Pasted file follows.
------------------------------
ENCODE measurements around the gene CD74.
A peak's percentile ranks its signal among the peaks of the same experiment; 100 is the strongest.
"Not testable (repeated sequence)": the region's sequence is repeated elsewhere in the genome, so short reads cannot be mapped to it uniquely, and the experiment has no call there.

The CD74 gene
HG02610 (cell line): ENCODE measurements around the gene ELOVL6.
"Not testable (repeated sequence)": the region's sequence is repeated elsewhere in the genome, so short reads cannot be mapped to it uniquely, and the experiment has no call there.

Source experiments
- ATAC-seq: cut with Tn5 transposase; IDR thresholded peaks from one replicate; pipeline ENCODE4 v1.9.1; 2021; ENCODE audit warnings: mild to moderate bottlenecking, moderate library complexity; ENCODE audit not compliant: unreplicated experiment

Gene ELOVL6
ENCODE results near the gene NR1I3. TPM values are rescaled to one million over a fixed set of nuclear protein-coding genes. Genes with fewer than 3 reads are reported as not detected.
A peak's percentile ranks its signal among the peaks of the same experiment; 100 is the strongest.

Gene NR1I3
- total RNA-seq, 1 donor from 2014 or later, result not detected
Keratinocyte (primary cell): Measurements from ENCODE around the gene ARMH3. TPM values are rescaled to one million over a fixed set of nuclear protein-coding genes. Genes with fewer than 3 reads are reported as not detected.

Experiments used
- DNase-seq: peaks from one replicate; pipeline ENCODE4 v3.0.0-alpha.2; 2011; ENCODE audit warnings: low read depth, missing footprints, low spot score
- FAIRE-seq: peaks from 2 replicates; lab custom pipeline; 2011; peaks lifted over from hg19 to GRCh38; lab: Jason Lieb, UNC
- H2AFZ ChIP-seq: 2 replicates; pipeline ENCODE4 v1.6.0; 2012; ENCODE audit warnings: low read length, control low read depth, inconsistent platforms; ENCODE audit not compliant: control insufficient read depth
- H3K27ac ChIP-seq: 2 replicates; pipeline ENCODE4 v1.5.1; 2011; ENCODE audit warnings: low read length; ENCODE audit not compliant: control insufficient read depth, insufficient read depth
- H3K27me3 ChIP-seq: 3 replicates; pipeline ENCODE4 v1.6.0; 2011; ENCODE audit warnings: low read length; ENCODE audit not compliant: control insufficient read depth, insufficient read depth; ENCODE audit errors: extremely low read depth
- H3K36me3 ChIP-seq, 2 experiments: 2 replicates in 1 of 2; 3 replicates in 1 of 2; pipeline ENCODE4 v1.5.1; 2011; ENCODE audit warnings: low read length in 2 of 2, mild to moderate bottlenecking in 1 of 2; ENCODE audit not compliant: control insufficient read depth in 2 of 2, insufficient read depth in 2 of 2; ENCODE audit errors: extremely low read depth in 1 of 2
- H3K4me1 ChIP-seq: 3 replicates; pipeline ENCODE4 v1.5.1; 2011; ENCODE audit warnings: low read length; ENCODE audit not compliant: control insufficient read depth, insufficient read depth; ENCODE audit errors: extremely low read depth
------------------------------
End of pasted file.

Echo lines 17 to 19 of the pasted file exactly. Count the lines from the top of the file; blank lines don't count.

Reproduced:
- FAIRE-seq: peaks from 2 replicates; lab custom pipeline; 2011; peaks lifted over from hg19 to GRCh38; lab: Jason Lieb, UNC
- H2AFZ ChIP-seq: 2 replicates; pipeline ENCODE4 v1.6.0; 2012; ENCODE audit warnings: low read length, control low read depth, inconsistent platforms; ENCODE audit not compliant: control insufficient read depth
- H3K27ac ChIP-seq: 2 replicates; pipeline ENCODE4 v1.5.1; 2011; ENCODE audit warnings: low read length; ENCODE audit not compliant: control insufficient read depth, insufficient read depth